The Bible and Beyond Podcast Episode
Is the Idea of Christian Heresy Still Relevant?
An Interview with Chance Bonar
Chance Bonar thinks Christian accusations of ‘heresy’ will probably last to some degree, but the way many think about such things is changing. Branding someone a ‘heretic,’ and some theological ideas as ‘heretical’ began when different church authorities tried to preserve the status quo and maintain adherence to what they saw as original doctrine. But the discovery of the Nag Hammadi texts (and some new scholarship) are re-defining ‘heresy’ as a discourse, rather than something emerging from an evil power. Gnostic stereotypes are yielding to a more nuanced and thoughtful understanding, providing an example of how to express theological differences without vilifying and demeaning the practices of others.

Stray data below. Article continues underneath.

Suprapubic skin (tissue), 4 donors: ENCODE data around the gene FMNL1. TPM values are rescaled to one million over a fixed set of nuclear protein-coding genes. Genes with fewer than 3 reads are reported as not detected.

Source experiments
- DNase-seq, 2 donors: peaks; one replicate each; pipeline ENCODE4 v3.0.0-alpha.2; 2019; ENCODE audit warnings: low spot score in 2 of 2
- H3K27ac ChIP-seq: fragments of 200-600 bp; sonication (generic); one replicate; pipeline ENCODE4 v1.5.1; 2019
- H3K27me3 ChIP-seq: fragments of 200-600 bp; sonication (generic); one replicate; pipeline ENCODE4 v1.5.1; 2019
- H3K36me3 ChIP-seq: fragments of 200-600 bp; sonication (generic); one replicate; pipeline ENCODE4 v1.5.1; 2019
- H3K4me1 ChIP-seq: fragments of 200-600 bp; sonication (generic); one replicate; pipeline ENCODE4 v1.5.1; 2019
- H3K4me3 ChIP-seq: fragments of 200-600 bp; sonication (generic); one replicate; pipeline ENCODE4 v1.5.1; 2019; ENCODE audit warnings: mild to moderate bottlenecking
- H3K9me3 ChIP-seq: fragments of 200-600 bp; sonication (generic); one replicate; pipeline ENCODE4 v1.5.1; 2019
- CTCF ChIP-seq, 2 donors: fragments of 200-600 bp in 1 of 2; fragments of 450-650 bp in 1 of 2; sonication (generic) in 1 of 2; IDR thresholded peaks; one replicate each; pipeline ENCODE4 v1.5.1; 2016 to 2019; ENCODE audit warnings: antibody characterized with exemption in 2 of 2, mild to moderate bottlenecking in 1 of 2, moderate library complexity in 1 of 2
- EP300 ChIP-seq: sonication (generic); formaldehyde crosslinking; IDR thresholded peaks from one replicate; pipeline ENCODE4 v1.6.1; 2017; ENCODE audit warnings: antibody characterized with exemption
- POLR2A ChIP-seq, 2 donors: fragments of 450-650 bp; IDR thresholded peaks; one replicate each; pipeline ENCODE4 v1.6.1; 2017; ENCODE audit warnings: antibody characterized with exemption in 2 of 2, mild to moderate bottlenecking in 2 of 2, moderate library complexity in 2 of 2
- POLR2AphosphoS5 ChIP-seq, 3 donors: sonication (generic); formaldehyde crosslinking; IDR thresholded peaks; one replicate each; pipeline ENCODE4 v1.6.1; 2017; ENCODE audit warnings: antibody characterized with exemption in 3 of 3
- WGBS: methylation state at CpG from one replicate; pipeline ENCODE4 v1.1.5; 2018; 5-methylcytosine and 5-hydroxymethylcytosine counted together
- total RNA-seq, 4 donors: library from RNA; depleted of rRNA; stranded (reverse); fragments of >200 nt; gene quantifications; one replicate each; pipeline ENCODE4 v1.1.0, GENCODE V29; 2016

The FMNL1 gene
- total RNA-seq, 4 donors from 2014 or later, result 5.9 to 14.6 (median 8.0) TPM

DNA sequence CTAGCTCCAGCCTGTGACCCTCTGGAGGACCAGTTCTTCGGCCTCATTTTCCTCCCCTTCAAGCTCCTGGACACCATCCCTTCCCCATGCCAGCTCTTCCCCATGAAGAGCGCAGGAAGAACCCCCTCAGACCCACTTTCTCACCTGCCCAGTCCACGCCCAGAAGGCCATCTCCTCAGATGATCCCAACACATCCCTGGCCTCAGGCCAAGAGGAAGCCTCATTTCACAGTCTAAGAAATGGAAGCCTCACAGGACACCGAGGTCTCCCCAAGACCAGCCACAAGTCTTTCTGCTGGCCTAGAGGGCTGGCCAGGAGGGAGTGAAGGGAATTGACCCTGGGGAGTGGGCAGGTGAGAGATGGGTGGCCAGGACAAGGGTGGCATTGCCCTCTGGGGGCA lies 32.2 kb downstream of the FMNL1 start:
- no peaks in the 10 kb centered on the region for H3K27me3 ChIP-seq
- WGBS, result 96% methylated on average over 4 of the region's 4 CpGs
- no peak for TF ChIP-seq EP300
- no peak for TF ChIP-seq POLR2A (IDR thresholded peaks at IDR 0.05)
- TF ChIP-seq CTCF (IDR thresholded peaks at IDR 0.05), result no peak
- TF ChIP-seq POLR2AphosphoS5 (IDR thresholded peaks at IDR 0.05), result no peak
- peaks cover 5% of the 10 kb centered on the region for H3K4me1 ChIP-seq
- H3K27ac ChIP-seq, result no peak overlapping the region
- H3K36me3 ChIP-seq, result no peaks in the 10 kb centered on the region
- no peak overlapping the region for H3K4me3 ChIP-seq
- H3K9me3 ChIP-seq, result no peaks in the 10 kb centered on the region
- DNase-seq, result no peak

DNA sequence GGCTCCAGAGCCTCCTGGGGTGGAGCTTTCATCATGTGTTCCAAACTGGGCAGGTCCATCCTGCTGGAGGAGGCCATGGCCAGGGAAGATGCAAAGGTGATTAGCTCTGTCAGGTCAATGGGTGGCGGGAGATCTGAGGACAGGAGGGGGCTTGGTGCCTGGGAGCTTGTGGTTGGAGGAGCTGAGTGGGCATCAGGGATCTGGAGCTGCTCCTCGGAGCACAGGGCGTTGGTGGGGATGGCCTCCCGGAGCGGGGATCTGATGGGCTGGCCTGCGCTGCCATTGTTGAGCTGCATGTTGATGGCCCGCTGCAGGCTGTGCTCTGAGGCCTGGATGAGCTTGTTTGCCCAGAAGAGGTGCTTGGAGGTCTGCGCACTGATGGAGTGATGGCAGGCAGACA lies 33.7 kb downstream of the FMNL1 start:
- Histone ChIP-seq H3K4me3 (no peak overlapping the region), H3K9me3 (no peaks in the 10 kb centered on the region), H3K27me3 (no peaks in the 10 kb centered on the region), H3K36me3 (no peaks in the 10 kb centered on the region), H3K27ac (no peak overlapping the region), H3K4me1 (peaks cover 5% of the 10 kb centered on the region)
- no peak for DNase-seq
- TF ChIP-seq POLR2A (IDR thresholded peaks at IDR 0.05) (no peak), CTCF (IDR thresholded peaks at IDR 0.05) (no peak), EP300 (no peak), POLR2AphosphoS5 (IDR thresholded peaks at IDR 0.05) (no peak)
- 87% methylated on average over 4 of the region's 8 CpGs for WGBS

Chance Bonar, PhD candidate in Religion at Harvard University, focuses on the New Testament and Early Christianity. His dissertation is on the Shepherd of Hermas, a late first or second-century Christian text, in which he maps out how the text understands believers to be enslaved to God. Chance is an incoming William R. Tyler Fellow in Byzantine Studies at Dumbarton Oaks in Washington, D.C. More broadly, he works on Christian apocryphal texts preserved in Greek and Coptic.
Photo – Anca Wilkening